It's not that they can't meet. Meetings can and do happen and there's no medical reason they can't. In fact, most organ procurement programs have a system in place for allowing donors and recipients to meet.
An example policy:
Does a donor family learn who receives the organs?
The identity of both the donor and the recipient are kept anonymous.
If the donor family and/or the recipient wish to do so, they can
exchange letters through UW Organ and Tissue Donation. After an
exchange of letters, a signed release of information is required by
both parties prior to UWHC releasing any information to the parties.
At that point, if both parties would like, a meeting can be arranged
at a future date. Either or both parties have the right to remain
anonymous and the privacy of both parties is protected by Federal law.
It's long been standard practice to withhold donors' and recipients' identities from each other for privacy reasons. As the above notes, telling either of them the other's identity would violate medical privacy laws in most countries since that information tells them something (perhaps a lot) about that other party's medical history. If identities are made known, it would definitely require written permission from both parties.
But even without privacy laws, there's little or nothing to be gained by either party knowing the other's identity, and potentially a lot of conflict. For example, a family that has lost a loved one might very well not wish to be reminded of that by a recipient contacting them. And vice versa -- recipients might not want the discomfort of meeting the parents of the dead 16-year old whose organs are now theirs. It could be embarrassing, uncomfortable, and emotionally disturbing. There's also the risk of mental/emotional instability from either party. Can you imagine the nightmare of grieving parents feeling they just had to have a close personal relationship with you because you're walking around with their daughter's liver?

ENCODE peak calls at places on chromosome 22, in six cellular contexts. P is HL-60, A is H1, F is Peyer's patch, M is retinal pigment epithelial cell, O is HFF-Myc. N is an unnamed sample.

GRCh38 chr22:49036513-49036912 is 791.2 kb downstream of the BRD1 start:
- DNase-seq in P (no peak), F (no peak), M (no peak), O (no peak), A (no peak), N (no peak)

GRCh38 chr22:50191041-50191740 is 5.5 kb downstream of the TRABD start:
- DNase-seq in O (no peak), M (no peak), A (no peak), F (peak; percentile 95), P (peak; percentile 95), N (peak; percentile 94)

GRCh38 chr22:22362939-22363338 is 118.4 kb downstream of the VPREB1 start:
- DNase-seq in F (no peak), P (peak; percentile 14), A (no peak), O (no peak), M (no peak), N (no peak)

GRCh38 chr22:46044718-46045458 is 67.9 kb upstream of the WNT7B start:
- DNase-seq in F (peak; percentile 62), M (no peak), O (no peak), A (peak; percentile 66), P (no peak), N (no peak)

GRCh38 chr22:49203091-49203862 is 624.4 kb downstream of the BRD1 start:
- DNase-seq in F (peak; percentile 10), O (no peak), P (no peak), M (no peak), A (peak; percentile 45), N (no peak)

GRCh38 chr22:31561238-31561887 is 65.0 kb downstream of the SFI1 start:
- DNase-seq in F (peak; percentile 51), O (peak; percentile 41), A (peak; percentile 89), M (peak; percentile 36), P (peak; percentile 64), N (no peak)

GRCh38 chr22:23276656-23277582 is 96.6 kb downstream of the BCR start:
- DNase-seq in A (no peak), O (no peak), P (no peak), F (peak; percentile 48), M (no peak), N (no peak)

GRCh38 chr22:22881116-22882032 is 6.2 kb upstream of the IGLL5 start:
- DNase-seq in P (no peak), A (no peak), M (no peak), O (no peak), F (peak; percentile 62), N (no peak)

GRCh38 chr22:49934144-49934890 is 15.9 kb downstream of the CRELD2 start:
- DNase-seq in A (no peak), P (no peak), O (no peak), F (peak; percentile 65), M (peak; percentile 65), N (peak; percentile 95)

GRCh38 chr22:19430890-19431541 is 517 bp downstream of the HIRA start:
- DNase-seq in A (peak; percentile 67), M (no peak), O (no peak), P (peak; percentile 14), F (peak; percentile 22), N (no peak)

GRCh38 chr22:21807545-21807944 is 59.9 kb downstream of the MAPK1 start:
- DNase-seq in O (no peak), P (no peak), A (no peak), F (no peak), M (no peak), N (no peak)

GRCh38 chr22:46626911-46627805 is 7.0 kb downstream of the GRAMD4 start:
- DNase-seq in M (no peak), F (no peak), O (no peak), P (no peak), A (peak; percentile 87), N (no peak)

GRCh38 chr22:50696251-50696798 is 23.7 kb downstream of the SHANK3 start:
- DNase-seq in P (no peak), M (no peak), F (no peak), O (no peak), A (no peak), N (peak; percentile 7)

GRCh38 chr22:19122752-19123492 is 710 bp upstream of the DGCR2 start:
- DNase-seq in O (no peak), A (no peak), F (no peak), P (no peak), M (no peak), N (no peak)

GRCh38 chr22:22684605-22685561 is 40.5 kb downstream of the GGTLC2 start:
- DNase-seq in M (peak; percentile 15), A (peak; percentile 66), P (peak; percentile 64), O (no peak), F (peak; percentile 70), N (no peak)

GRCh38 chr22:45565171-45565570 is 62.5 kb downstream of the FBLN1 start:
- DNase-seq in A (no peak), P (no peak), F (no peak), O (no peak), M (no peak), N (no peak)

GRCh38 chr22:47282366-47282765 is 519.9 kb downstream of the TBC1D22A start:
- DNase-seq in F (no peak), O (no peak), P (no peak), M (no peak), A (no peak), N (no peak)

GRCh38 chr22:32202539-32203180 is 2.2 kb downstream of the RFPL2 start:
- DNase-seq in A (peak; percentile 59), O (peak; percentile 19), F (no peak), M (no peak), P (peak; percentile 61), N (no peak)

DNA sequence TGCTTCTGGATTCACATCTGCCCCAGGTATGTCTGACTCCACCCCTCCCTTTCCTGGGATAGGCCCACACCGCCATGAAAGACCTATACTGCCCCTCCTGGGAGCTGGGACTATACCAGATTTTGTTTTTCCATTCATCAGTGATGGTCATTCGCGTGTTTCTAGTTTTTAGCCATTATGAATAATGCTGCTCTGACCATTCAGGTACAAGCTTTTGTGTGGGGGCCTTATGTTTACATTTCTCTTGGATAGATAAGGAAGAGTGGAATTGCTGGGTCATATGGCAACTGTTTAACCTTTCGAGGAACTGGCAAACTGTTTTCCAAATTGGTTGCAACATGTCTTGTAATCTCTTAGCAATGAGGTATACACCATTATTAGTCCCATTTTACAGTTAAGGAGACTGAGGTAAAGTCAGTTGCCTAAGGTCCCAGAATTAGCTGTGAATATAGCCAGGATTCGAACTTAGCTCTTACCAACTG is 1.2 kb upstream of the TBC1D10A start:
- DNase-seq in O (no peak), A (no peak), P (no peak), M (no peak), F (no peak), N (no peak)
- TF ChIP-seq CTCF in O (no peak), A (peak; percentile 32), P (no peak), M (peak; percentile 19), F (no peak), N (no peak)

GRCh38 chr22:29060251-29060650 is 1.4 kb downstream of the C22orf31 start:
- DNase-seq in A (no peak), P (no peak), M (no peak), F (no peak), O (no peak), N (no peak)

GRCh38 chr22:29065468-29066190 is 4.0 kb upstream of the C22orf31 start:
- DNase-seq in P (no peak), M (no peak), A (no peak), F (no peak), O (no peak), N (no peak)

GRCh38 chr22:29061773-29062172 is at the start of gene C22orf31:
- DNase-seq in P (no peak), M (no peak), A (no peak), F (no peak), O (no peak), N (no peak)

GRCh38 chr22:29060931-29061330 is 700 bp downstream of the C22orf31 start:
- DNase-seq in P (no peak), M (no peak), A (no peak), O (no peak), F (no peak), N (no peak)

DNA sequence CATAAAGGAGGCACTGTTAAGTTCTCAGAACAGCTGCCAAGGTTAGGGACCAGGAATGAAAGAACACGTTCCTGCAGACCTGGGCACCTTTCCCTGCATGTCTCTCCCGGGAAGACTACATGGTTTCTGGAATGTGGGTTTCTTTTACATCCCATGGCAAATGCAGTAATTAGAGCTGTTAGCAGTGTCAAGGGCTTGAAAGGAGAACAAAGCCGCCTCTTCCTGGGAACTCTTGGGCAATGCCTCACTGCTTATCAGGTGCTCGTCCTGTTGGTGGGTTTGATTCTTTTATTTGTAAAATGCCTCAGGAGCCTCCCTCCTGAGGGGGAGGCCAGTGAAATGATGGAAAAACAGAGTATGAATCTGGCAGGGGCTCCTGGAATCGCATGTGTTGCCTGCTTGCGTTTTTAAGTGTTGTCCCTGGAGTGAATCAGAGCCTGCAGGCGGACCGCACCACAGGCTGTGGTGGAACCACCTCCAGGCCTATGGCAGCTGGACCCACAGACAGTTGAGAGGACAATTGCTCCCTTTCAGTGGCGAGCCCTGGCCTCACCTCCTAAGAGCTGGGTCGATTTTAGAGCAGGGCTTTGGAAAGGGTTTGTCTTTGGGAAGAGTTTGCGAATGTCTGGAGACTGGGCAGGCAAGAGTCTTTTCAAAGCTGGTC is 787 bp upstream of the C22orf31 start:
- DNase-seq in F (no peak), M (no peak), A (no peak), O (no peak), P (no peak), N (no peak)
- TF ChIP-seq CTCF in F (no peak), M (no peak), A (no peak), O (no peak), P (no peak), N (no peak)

Granted, marrow donors aren't usually deaths, but all the same principles still apply. In short, this is an ethics question, not a health question. There is no medical reason marrow donors and recipients can't or shouldn't meet.